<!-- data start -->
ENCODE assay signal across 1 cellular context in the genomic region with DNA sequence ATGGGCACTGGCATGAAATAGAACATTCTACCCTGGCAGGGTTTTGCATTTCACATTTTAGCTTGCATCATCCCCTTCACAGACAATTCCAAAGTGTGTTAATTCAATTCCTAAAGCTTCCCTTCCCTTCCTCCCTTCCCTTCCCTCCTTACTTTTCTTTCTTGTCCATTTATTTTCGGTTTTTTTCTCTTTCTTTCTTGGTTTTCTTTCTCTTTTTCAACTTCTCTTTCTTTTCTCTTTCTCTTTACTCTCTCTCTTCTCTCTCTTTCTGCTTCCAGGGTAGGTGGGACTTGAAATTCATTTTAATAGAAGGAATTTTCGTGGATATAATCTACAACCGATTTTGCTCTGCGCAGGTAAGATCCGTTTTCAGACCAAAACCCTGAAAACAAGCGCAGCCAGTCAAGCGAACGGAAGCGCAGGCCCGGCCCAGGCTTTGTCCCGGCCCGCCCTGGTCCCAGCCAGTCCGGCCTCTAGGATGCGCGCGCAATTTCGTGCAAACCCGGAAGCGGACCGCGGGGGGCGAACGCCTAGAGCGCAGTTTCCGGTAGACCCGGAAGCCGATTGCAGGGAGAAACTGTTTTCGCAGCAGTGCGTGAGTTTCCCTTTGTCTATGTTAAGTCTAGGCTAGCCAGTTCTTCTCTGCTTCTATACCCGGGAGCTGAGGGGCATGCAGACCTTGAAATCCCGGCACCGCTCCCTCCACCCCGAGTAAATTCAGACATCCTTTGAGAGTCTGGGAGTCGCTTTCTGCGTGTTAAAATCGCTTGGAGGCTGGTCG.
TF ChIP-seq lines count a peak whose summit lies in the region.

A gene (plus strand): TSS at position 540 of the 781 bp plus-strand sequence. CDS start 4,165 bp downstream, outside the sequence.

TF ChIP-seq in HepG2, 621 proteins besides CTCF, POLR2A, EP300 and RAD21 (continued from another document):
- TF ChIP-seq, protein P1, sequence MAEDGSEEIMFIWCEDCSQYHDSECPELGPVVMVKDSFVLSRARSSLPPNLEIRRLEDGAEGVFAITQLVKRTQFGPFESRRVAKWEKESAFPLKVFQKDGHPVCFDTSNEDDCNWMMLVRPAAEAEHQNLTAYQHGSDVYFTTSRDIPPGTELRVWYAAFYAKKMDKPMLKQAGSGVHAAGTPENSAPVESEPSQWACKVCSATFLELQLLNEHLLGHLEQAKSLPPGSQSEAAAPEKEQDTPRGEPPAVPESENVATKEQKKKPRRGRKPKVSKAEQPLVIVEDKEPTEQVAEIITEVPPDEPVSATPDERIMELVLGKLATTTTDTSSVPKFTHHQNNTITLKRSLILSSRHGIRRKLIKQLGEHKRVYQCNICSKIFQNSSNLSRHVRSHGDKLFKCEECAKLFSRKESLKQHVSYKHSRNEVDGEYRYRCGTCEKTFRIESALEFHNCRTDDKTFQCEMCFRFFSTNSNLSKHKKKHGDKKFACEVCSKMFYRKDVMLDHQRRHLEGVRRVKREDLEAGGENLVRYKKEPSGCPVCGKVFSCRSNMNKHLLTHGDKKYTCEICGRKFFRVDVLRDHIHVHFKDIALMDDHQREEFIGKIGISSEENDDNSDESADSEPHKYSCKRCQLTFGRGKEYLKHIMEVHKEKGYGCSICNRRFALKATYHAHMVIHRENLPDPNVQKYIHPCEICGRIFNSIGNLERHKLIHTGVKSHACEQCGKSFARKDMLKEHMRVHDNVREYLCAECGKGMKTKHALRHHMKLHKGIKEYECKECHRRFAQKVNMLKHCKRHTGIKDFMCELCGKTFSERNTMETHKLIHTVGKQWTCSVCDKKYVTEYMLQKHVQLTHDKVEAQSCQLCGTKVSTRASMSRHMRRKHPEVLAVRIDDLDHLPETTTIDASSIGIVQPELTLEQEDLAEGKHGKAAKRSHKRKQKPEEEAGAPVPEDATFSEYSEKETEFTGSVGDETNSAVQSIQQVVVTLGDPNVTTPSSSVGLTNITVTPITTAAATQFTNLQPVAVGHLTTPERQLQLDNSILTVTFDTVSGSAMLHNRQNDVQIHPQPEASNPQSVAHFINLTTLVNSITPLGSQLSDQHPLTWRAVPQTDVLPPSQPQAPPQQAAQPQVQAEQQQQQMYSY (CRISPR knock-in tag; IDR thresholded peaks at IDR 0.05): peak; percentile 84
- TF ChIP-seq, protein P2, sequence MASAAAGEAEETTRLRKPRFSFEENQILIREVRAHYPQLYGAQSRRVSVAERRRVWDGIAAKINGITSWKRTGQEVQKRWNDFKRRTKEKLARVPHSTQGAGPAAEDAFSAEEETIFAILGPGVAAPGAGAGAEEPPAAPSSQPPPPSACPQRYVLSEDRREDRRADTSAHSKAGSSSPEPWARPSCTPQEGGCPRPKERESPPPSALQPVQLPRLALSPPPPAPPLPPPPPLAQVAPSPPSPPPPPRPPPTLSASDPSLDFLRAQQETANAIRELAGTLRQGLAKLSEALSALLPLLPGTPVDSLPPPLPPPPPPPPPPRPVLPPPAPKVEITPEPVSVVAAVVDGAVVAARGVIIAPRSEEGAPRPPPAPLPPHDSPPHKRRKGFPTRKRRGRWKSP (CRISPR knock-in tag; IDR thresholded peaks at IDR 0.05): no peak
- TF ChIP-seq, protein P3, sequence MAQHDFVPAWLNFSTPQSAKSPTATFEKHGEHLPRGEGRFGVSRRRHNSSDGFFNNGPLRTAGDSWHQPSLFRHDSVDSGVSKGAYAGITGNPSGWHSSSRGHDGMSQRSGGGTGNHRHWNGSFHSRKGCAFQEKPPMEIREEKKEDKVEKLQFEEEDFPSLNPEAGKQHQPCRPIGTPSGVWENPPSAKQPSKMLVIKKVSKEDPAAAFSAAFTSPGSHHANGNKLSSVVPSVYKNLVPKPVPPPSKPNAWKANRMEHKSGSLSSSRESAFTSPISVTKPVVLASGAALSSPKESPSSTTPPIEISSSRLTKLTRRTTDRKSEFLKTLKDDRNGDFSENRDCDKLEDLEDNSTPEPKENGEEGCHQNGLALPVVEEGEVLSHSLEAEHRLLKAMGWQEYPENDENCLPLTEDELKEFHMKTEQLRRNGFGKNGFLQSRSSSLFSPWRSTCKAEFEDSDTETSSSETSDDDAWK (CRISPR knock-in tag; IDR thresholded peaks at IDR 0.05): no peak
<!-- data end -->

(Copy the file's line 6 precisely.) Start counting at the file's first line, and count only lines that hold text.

- TF ChIP-seq, protein P2, sequence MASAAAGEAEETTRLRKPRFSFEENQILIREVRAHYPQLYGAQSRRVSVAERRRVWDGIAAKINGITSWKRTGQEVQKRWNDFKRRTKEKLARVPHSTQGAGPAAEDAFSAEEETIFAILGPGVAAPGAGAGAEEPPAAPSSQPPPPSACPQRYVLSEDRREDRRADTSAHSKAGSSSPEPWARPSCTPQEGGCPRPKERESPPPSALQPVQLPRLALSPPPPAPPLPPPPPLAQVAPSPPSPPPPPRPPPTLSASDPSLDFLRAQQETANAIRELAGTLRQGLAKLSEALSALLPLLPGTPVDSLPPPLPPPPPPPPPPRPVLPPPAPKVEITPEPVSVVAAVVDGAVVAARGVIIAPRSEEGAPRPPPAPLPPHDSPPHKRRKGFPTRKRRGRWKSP (CRISPR knock-in tag; IDR thresholded peaks at IDR 0.05): no peak